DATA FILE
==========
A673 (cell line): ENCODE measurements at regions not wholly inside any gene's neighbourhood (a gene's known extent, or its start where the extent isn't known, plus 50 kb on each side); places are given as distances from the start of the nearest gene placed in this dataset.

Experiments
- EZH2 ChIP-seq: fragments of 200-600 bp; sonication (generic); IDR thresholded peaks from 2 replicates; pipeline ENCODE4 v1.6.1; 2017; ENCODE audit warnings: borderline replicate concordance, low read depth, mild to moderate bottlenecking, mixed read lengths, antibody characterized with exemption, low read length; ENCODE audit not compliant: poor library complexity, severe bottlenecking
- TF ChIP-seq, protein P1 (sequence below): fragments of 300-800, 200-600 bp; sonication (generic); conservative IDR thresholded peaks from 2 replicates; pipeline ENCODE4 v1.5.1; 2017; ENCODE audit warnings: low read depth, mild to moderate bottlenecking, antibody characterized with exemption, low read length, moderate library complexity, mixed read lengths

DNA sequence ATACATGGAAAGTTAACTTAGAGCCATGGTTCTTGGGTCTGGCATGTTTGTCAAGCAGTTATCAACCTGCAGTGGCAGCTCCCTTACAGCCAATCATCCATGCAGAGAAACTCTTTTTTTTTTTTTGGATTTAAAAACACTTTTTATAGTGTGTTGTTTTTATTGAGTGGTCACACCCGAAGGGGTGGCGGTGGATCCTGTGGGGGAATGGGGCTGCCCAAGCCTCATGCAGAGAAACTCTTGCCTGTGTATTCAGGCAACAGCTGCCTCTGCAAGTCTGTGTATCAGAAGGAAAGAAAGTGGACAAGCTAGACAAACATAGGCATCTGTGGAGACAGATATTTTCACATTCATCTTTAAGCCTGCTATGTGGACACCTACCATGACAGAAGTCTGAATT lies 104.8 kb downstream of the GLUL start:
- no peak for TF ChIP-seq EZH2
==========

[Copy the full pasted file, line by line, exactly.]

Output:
A673 (cell line): ENCODE measurements at regions not wholly inside any gene's neighbourhood (a gene's known extent, or its start where the extent isn't known, plus 50 kb on each side); places are given as distances from the start of the nearest gene placed in this dataset.

Experiments
- EZH2 ChIP-seq: fragments of 200-600 bp; sonication (generic); IDR thresholded peaks from 2 replicates; pipeline ENCODE4 v1.6.1; 2017; ENCODE audit warnings: borderline replicate concordance, low read depth, mild to moderate bottlenecking, mixed read lengths, antibody characterized with exemption, low read length; ENCODE audit not compliant: poor library complexity, severe bottlenecking
- TF ChIP-seq, protein P1 (sequence below): fragments of 300-800, 200-600 bp; sonication (generic); conservative IDR thresholded peaks from 2 replicates; pipeline ENCODE4 v1.5.1; 2017; ENCODE audit warnings: low read depth, mild to moderate bottlenecking, antibody characterized with exemption, low read length, moderate library complexity, mixed read lengths

DNA sequence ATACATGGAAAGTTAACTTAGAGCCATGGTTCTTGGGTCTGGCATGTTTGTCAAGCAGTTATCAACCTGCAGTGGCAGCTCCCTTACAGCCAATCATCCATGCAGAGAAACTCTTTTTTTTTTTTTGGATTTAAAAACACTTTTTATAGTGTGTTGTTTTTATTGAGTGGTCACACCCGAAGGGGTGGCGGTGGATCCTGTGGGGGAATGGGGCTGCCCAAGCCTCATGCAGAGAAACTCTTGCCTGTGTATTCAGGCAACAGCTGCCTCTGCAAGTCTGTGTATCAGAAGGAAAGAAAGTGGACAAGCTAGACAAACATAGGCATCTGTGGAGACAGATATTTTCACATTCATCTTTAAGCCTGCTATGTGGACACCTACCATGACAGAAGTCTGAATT lies 104.8 kb downstream of the GLUL start:
- no peak for TF ChIP-seq EZH2